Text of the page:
HHI: Did you ever consider quitting at any point on the trail?

WALSH: Absolutely, there were moments of suffering due to being cold and wet for days on end. It would start hailing and raining again and the thought came to mind- how nice it would be to go into town and get a hotel where it is warm and comfortable. It was merely a passing thought though and never something that was an option.

HHI: What was your biggest surprise on the trail?

WALSH: Frankly, my biggest surprise was how difficult it was. After walking the Pacific Crest Trail in 2001, 1 thought I knew what I was getting myself into and what a through-hike was all about. The Continental Divide Trail was definitely another level. It was much more difficult in every way and without a doubt the most challenging thing I have ever accomplished in my life. The level of surrender that was required to pull this off forced me to grow.

HHI: What one thing did you miss the most while you were out there?

WALSH: Cantaloupe! When we would come to a town other hikers would go to the burger joints and load up and I sought out a grocery store to buy a cantaloupe or two. I desired to eat cantaloupe with reckless abandon.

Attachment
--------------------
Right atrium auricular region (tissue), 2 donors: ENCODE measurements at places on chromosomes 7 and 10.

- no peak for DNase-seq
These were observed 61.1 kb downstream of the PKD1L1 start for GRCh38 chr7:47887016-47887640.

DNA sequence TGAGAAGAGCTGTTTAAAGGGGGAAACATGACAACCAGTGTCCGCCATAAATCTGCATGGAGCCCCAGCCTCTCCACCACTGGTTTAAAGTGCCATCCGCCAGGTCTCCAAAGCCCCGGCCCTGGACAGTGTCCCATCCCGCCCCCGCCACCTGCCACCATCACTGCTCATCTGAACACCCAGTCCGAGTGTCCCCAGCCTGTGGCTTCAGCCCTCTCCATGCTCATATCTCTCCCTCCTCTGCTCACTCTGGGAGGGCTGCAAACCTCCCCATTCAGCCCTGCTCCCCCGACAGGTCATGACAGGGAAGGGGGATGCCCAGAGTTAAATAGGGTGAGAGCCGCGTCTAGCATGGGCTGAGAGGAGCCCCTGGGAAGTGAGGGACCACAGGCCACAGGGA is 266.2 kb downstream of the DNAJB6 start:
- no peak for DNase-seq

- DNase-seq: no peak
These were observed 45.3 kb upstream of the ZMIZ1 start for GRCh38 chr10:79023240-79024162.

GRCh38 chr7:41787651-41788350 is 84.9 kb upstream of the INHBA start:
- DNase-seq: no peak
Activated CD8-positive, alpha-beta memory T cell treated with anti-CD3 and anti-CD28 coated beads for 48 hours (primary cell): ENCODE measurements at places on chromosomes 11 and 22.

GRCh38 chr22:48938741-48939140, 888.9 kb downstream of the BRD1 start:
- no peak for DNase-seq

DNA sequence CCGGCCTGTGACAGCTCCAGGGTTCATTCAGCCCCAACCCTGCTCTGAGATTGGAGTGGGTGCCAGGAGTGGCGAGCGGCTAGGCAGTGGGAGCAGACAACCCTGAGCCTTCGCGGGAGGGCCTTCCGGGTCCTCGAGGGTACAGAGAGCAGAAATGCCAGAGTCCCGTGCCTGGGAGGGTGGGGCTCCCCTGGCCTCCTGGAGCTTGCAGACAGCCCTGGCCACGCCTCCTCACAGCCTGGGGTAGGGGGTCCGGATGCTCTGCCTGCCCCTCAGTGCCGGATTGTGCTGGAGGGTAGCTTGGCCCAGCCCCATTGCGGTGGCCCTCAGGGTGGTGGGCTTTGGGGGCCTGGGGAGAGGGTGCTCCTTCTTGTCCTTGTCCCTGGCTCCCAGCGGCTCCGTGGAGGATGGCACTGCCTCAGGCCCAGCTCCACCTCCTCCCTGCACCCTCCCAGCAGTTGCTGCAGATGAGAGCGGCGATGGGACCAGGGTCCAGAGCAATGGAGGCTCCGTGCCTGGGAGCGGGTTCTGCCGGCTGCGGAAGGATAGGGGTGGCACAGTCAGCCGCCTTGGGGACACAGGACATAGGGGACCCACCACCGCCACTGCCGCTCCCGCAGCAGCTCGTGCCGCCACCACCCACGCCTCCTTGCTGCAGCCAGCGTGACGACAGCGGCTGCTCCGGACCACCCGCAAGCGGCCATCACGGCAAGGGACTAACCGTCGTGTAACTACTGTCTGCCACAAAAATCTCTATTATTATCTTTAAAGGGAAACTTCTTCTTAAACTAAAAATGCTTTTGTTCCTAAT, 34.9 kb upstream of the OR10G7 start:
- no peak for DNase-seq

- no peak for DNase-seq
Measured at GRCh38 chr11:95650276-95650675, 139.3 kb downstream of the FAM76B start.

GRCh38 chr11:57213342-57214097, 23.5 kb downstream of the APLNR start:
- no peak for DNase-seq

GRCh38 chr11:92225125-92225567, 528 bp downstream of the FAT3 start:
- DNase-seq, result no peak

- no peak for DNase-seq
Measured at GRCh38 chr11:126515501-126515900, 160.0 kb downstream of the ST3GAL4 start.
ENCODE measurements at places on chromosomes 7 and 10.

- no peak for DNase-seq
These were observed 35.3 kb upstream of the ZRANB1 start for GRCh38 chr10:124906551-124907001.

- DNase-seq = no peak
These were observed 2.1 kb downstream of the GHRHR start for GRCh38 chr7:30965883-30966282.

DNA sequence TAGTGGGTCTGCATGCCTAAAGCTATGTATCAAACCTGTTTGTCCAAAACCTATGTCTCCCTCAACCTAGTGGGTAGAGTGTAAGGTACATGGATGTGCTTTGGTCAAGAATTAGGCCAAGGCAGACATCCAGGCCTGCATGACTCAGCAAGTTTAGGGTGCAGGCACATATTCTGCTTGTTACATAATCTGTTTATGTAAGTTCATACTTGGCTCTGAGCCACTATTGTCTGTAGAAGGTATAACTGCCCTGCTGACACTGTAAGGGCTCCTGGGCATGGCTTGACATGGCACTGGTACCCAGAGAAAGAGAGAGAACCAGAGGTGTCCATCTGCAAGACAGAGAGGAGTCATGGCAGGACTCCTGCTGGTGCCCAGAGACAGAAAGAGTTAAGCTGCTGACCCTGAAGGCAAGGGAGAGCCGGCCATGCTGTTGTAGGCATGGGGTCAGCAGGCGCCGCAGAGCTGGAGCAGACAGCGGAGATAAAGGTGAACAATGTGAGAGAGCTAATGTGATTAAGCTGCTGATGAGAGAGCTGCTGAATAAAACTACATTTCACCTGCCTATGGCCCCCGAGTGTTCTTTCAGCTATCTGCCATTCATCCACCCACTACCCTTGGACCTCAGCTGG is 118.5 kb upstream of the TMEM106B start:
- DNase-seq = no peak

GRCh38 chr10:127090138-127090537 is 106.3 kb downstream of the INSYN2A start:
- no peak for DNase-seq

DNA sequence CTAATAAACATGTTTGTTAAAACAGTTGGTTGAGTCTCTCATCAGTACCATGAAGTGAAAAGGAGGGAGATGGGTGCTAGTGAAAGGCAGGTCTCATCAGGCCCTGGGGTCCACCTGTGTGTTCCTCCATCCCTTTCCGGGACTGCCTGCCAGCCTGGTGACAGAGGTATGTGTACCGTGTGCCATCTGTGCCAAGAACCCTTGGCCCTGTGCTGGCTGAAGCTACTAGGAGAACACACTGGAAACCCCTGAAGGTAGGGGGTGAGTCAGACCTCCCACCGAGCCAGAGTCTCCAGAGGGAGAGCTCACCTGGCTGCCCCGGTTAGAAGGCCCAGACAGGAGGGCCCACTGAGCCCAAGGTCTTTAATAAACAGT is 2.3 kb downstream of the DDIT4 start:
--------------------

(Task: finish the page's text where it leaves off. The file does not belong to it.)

HHI: Were there any disappointments or unmet expectations in this undertaking?

WALSH: In terms of expectations, it fully met my expectations as a transformational experience. I am not the same person I was when I began this walk and I am excited about the person I have become.

HHI: What was the most memorable part of your adventure?

WALSH: That would be climbing a peak in the Wind River Range in Wyoming, the second highest peak in the range, Fremont Peak. It was nearly 14,000 feet. It was not on the trail, but some people had told me about it. So early one morning, before getting on the trail, I just ran up the side of the mountain; I did a lot of extra side trips for the scenery since I had the extra energy. That just comes with the raw food diet!

HHI: Do you feel you are stronger at the end of this hike than at the beginning?

WALSH: Without a doubt. Eric made a comment to me a few days before we finished. He told me he had noticed that during the course of the hike I had gotten stronger while he had gotten progressively weaker, and, he is a seasoned hiker.

HHI: In the last issue of our newsletter, we focused on the decline of the environment. My question to you, since you have spent so much time outdoors over the past twenty five years, is: Have you seen any major differences in the environment from a decade ago until now?